In an on-line commentary posted yesterday to the BBC Web site, Sir Liam Donaldson, Chief Medical Officer for England, argues that the National Health Service (NHS) needs to apologize more, and to mean it.

NHS clinical staff have a range of attitudes about apologizing, with some favoring being open in the face of errors, and others saying "over my dead body."  Being fully or partly responsible for harming a patient can be just as painful emotionally for the clinician as for the patient or patient's family.  And while saying sorry may be the start of emotional healing for all parties, Donaldson suggests that an apology is not meaningful until it becomes the start of a process to learn from the mistake so that future patients are spared similar harm.

This is remarkable leadership from the head of a closely-watched health care system.  We have much more to learn about this issue and far to go in evolving "apology" policies that work for both health care professionals and patients.  Many have studied the connection between apologies and lawsuits, finding that saying sorry can reduce the likelihood of a patient bringing suit to seek compensation for injuries from medical care.  Liability concerns raise the costs of care through rising malpractice insurance premiums.  Such concerns may also lead to the delivery of defensive medicine, during which clinicians may, for example, order extra but unnecessary tests to avoid accusations of not being thorough.

Reducing the likelihood of medical mistakes through methods like Hospital Video Auditing from Arrowsight, Inc., as well as others, is a critical aspect of moving forward.  But let's figure out how to work in "saying sorry."  It's the right thing to do and the benefits will likely have a beneficial ripple effect for all involved.

Suzanne Delbanco is President, Health Care Division, Arrowsight, Inc.

Fatigue Among Medical Residents Dangerous for Patients

Yawn The Institute of Medicine has released a new report that stresses the need for reforms to medical resident education and work hours. 

While in-depth, first-hand experience caring for patients is a critical aspect of medical education, Resident Duty Hours: Enhancing Sleep, Supervision, and Safety suggests that the long hours residents work and the resulting fatigue contribute to medical errors.  The report argues that the workloads and duty hours for residents should be revised both to protect patients from mistakes as well as to enhance the learning experience for the residents.  Specifically, the report recommends regular opportunities for sleep each day and each week during training.  It suggests that the Accreditation Council for Graduate Medical Education enhance its monitoring of duty hour limits and that residency review committees create guidelines for the patient caseloads given to residents.  The report also recommends that residency programs enhance supervision of their residents as well as improve their procedures for the handover of patients.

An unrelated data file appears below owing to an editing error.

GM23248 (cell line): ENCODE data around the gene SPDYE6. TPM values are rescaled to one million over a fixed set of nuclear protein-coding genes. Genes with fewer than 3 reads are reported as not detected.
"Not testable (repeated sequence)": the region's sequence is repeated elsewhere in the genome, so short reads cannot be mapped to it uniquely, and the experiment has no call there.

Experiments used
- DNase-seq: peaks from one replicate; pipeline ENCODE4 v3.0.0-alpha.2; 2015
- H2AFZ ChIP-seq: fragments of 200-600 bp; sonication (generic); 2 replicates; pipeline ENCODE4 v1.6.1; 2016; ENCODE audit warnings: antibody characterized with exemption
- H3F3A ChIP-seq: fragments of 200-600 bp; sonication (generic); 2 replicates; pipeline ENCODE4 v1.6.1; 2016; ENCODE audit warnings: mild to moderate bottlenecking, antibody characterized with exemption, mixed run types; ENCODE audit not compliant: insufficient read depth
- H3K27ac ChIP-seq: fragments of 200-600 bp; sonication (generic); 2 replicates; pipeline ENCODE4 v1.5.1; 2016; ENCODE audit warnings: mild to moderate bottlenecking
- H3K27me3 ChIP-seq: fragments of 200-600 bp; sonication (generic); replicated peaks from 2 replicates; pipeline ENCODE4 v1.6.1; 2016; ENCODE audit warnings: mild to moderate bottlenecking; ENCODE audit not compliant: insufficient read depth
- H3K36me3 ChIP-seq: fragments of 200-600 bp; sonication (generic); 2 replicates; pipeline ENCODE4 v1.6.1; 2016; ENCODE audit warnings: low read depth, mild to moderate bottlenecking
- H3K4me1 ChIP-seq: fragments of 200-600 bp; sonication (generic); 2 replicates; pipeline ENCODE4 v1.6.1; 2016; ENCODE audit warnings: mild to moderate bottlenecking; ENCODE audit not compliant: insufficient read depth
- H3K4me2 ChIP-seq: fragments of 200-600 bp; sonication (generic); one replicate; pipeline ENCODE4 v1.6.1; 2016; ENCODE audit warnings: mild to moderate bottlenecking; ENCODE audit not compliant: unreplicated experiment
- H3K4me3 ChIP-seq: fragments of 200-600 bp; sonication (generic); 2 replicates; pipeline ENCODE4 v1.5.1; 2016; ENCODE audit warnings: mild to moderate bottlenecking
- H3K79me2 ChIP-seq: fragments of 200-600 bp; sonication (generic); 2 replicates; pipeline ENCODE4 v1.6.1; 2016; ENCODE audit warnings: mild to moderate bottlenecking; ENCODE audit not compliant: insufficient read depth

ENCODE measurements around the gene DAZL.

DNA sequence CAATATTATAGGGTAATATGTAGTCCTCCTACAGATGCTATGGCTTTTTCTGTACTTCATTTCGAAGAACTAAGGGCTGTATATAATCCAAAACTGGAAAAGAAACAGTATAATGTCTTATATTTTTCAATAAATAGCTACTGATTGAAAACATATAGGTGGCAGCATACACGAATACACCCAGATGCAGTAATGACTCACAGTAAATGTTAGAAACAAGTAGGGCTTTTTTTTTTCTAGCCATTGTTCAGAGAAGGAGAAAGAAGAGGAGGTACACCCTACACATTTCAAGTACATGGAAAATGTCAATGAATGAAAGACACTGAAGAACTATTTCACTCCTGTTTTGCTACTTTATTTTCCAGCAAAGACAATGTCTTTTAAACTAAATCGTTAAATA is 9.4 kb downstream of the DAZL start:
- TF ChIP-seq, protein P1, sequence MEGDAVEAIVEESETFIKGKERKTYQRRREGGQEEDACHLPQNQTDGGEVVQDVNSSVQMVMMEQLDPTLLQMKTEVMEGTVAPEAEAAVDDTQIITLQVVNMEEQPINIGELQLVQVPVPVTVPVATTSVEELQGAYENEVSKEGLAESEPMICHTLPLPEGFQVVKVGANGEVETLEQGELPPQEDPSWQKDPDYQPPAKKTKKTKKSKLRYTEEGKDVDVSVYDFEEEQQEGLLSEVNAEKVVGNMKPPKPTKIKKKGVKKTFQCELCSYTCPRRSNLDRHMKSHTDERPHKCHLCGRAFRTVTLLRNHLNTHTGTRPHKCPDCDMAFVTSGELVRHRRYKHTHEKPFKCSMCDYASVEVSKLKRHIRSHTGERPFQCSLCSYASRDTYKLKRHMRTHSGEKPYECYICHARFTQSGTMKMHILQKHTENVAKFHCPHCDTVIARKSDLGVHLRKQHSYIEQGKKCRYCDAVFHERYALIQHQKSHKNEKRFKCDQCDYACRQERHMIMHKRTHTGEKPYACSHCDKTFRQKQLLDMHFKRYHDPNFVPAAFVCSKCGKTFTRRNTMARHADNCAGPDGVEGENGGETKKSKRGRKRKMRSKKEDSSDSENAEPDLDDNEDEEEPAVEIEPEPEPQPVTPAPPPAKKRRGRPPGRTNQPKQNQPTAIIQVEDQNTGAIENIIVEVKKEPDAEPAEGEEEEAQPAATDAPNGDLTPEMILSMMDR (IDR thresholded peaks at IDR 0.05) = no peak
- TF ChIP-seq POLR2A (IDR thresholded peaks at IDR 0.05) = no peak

More statistics on preventable medical errors located here.

Telephone Errors Lead to Catastrohpic Injuries and Costly Legal Settlements -- by Pat F. Bass III M.D., M.S., M.P.H.

Pat F. Bass III M.D., M.S., M.P.H. is Assistant Professor of Medicine/Pediatrics at Louisiana State University Health Sciences Center - Shreveport.

Medical errors related to telephone care in the ambulatory setting are a significant and costly patient safety and malpractice issue that is tied to quality of care, according to a recent article published in the Journal of General Internal Medicine (J Gen Intern Med 2007; 23(5):517-22).

Harvey P. Katz, MD of the Department of Ambulatory Care and Prevention at Harvard Medical School, along with two colleagues, performed a retrospective case review of closed malpractice claims for 40 provider-defenders from 32 cases coded specifically as telephone-related by a major provider of malpractice insurance.

The study found 24 (60%) cases were settled or awarded in favor of the plaintiff.  Failed diagnosis (68%) and death (44%) were the most common allegation and injury, respectively.  The general medicine ambulatory practice was the most common setting.  Documentation (88%) and faulty triage (84%) were the leading errors.  However, dysfunctional office systems, such as lack of office policies, multiple calls for the same problem without a visit, and covering MD factors, were also a significant aspect of the malpractice claims.  Average compensation per incident was $518,932, with a total plaintiff compensation of $12,454,375.

Continue reading "Telephone Errors Lead to Catastrohpic Injuries and Costly Legal Settlements -- by Pat F. Bass III M.D., M.S., M.P.H. " »

Hospitals greet success with preventing bloodstream infections-- by Robin Walters, R.N., B.S.N.

As part of our guest contributor program, we thank Robin Walters R.N., B.S.N, for her article below that examines how hospitals are working to prevent bloodstream infections. Be sure to also read Robin's other contribution on hand-washing compliance right here.

Central venous catheter-related bloodstream infections (CR-BSIs) remain among the most common types of healthcare-associated infections and could be costing U.S. hospitals well over $2 billion annually. In the intensive care unit (ICU), the national average rate for these infections is 5.3 per 1,000 catheter days, but some hospitals have reduced their rates, even drastically.